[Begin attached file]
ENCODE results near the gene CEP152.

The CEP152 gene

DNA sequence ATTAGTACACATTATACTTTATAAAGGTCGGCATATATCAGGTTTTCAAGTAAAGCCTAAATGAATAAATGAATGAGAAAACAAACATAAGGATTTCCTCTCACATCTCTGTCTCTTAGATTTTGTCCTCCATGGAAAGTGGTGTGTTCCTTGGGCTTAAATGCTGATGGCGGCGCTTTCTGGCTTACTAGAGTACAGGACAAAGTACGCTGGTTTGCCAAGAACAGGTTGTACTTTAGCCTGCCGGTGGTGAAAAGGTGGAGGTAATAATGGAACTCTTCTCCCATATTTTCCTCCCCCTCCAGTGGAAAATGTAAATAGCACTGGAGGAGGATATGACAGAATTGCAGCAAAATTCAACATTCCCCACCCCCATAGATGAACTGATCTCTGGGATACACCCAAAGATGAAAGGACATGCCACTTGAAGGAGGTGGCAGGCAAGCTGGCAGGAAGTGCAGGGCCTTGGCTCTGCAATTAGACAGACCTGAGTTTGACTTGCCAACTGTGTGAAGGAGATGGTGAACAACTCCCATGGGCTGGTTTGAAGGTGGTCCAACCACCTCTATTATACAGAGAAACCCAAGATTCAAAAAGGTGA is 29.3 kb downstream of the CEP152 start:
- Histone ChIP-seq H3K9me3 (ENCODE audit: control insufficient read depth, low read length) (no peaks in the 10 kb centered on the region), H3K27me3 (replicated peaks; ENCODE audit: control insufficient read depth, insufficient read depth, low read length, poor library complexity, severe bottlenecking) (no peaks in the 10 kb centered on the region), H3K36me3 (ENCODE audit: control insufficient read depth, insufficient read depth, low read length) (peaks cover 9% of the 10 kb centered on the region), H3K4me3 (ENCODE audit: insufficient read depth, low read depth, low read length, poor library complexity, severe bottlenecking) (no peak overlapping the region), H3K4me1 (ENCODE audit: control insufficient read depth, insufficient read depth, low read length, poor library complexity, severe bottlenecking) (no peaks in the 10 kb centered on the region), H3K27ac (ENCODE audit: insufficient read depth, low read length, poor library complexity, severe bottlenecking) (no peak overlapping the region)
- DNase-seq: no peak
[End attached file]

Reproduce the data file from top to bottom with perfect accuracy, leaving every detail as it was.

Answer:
ENCODE results near the gene CEP152.

The CEP152 gene

DNA sequence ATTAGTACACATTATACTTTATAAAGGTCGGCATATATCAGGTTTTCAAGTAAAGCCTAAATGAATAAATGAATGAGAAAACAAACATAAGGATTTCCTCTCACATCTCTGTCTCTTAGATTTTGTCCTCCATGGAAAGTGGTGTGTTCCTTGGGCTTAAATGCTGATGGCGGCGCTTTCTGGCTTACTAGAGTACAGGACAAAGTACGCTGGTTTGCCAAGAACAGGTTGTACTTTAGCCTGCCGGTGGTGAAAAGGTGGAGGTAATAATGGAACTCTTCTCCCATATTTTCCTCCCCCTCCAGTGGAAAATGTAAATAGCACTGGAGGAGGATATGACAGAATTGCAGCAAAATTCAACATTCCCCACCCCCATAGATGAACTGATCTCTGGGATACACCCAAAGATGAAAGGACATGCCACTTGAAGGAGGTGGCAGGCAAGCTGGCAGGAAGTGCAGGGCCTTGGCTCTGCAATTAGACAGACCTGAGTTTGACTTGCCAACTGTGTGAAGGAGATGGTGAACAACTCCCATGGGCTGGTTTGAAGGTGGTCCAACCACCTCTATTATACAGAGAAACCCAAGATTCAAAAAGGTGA is 29.3 kb downstream of the CEP152 start:
- Histone ChIP-seq H3K9me3 (ENCODE audit: control insufficient read depth, low read length) (no peaks in the 10 kb centered on the region), H3K27me3 (replicated peaks; ENCODE audit: control insufficient read depth, insufficient read depth, low read length, poor library complexity, severe bottlenecking) (no peaks in the 10 kb centered on the region), H3K36me3 (ENCODE audit: control insufficient read depth, insufficient read depth, low read length) (peaks cover 9% of the 10 kb centered on the region), H3K4me3 (ENCODE audit: insufficient read depth, low read depth, low read length, poor library complexity, severe bottlenecking) (no peak overlapping the region), H3K4me1 (ENCODE audit: control insufficient read depth, insufficient read depth, low read length, poor library complexity, severe bottlenecking) (no peaks in the 10 kb centered on the region), H3K27ac (ENCODE audit: insufficient read depth, low read length, poor library complexity, severe bottlenecking) (no peak overlapping the region)
- DNase-seq: no peak